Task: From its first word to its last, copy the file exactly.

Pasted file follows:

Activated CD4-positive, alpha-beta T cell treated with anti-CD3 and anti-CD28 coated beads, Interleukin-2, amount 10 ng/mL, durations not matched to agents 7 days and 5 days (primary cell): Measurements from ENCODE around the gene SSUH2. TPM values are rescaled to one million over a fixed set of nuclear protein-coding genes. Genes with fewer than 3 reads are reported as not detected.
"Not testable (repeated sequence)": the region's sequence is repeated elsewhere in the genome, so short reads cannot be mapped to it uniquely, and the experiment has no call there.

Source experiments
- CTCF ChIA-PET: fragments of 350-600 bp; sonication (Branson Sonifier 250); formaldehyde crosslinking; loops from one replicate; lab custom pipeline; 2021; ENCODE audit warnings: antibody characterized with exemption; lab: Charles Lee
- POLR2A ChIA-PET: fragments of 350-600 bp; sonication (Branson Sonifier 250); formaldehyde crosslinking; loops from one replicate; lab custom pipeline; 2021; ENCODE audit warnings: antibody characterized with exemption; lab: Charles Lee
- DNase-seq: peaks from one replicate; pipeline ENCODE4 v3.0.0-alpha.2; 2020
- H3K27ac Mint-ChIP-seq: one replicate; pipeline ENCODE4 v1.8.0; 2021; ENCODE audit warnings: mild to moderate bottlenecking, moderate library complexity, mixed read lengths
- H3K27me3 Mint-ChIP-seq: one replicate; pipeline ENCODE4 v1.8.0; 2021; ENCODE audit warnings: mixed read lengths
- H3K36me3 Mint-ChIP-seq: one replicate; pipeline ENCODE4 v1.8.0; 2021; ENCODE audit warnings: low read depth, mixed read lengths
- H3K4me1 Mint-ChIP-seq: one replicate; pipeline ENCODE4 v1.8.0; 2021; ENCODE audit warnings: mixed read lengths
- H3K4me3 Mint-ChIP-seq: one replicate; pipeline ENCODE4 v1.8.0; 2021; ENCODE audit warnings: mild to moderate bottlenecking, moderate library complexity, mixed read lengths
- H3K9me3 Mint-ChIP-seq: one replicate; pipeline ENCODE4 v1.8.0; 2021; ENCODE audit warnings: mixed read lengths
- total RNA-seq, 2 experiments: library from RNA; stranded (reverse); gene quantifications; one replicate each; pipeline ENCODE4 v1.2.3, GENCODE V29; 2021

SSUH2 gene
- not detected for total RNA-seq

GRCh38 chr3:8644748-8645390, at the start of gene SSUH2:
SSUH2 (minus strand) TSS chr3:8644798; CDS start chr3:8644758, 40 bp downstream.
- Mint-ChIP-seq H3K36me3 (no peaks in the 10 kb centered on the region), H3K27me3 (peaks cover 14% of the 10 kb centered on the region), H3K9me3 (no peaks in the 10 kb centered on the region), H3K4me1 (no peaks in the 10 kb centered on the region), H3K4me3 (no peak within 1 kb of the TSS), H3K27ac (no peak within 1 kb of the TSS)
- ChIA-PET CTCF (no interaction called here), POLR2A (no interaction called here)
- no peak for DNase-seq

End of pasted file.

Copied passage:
Activated CD4-positive, alpha-beta T cell treated with anti-CD3 and anti-CD28 coated beads, Interleukin-2, amount 10 ng/mL, durations not matched to agents 7 days and 5 days (primary cell): Measurements from ENCODE around the gene SSUH2. TPM values are rescaled to one million over a fixed set of nuclear protein-coding genes. Genes with fewer than 3 reads are reported as not detected.
"Not testable (repeated sequence)": the region's sequence is repeated elsewhere in the genome, so short reads cannot be mapped to it uniquely, and the experiment has no call there.

Source experiments
- CTCF ChIA-PET: fragments of 350-600 bp; sonication (Branson Sonifier 250); formaldehyde crosslinking; loops from one replicate; lab custom pipeline; 2021; ENCODE audit warnings: antibody characterized with exemption; lab: Charles Lee
- POLR2A ChIA-PET: fragments of 350-600 bp; sonication (Branson Sonifier 250); formaldehyde crosslinking; loops from one replicate; lab custom pipeline; 2021; ENCODE audit warnings: antibody characterized with exemption; lab: Charles Lee
- DNase-seq: peaks from one replicate; pipeline ENCODE4 v3.0.0-alpha.2; 2020
- H3K27ac Mint-ChIP-seq: one replicate; pipeline ENCODE4 v1.8.0; 2021; ENCODE audit warnings: mild to moderate bottlenecking, moderate library complexity, mixed read lengths
- H3K27me3 Mint-ChIP-seq: one replicate; pipeline ENCODE4 v1.8.0; 2021; ENCODE audit warnings: mixed read lengths
- H3K36me3 Mint-ChIP-seq: one replicate; pipeline ENCODE4 v1.8.0; 2021; ENCODE audit warnings: low read depth, mixed read lengths
- H3K4me1 Mint-ChIP-seq: one replicate; pipeline ENCODE4 v1.8.0; 2021; ENCODE audit warnings: mixed read lengths
- H3K4me3 Mint-ChIP-seq: one replicate; pipeline ENCODE4 v1.8.0; 2021; ENCODE audit warnings: mild to moderate bottlenecking, moderate library complexity, mixed read lengths
- H3K9me3 Mint-ChIP-seq: one replicate; pipeline ENCODE4 v1.8.0; 2021; ENCODE audit warnings: mixed read lengths
- total RNA-seq, 2 experiments: library from RNA; stranded (reverse); gene quantifications; one replicate each; pipeline ENCODE4 v1.2.3, GENCODE V29; 2021

SSUH2 gene
- not detected for total RNA-seq

GRCh38 chr3:8644748-8645390, at the start of gene SSUH2:
SSUH2 (minus strand) TSS chr3:8644798; CDS start chr3:8644758, 40 bp downstream.
- Mint-ChIP-seq H3K36me3 (no peaks in the 10 kb centered on the region), H3K27me3 (peaks cover 14% of the 10 kb centered on the region), H3K9me3 (no peaks in the 10 kb centered on the region), H3K4me1 (no peaks in the 10 kb centered on the region), H3K4me3 (no peak within 1 kb of the TSS), H3K27ac (no peak within 1 kb of the TSS)
- ChIA-PET CTCF (no interaction called here), POLR2A (no interaction called here)
- no peak for DNase-seq